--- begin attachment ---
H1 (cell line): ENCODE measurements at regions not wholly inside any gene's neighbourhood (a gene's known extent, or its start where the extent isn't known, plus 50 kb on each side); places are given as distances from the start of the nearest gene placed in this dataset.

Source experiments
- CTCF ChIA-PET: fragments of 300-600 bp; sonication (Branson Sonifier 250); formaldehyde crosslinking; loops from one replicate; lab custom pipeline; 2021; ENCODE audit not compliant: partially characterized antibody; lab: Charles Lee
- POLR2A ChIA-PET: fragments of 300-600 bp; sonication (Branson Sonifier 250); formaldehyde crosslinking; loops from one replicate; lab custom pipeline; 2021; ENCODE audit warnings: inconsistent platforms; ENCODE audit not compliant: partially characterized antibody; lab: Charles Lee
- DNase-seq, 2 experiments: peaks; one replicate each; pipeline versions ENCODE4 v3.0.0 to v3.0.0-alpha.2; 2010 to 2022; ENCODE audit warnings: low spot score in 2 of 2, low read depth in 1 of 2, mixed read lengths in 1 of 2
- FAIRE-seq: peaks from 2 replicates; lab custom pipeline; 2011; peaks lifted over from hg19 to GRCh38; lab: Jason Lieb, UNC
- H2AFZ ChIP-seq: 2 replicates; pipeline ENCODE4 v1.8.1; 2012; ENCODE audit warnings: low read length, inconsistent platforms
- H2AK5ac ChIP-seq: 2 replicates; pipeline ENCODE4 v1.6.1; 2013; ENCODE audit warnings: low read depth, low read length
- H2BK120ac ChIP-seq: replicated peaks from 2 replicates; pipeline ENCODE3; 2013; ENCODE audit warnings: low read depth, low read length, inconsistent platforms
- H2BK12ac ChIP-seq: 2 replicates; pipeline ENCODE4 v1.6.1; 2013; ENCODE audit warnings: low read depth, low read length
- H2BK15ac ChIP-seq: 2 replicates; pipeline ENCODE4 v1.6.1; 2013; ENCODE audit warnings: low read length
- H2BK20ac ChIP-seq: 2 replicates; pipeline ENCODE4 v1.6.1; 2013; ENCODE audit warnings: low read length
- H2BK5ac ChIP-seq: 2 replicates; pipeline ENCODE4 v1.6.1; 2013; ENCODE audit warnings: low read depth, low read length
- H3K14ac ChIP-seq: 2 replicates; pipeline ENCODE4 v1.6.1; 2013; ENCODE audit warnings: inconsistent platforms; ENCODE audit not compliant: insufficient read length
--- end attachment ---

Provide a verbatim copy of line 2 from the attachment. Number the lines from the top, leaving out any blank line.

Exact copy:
Source experiments